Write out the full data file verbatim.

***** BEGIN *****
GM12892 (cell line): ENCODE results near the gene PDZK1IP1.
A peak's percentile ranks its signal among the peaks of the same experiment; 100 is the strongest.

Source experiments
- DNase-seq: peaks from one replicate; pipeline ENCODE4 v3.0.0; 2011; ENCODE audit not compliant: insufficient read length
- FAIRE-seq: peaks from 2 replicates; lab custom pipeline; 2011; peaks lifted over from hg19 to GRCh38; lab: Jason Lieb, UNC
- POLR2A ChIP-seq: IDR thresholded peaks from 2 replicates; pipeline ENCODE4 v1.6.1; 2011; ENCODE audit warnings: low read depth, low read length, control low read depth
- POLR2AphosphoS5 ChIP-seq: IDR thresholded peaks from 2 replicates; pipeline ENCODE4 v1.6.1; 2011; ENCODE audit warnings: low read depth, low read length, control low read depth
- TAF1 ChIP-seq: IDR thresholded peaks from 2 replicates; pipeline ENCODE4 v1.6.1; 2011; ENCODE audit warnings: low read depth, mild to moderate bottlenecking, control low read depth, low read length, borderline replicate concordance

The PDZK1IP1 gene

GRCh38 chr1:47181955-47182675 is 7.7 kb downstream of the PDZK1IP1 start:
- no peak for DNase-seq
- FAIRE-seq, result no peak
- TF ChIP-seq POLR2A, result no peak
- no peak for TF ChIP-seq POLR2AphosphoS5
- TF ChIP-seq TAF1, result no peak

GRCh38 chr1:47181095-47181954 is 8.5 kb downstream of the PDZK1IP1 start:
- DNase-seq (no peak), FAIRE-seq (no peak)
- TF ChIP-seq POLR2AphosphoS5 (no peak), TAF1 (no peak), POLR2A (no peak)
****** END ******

GM12892 (cell line): ENCODE results near the gene PDZK1IP1.
A peak's percentile ranks its signal among the peaks of the same experiment; 100 is the strongest.

Source experiments
- DNase-seq: peaks from one replicate; pipeline ENCODE4 v3.0.0; 2011; ENCODE audit not compliant: insufficient read length
- FAIRE-seq: peaks from 2 replicates; lab custom pipeline; 2011; peaks lifted over from hg19 to GRCh38; lab: Jason Lieb, UNC
- POLR2A ChIP-seq: IDR thresholded peaks from 2 replicates; pipeline ENCODE4 v1.6.1; 2011; ENCODE audit warnings: low read depth, low read length, control low read depth
- POLR2AphosphoS5 ChIP-seq: IDR thresholded peaks from 2 replicates; pipeline ENCODE4 v1.6.1; 2011; ENCODE audit warnings: low read depth, low read length, control low read depth
- TAF1 ChIP-seq: IDR thresholded peaks from 2 replicates; pipeline ENCODE4 v1.6.1; 2011; ENCODE audit warnings: low read depth, mild to moderate bottlenecking, control low read depth, low read length, borderline replicate concordance

The PDZK1IP1 gene

GRCh38 chr1:47181955-47182675 is 7.7 kb downstream of the PDZK1IP1 start:
- no peak for DNase-seq
- FAIRE-seq, result no peak
- TF ChIP-seq POLR2A, result no peak
- no peak for TF ChIP-seq POLR2AphosphoS5
- TF ChIP-seq TAF1, result no peak

GRCh38 chr1:47181095-47181954 is 8.5 kb downstream of the PDZK1IP1 start:
- DNase-seq (no peak), FAIRE-seq (no peak)
- TF ChIP-seq POLR2AphosphoS5 (no peak), TAF1 (no peak), POLR2A (no peak)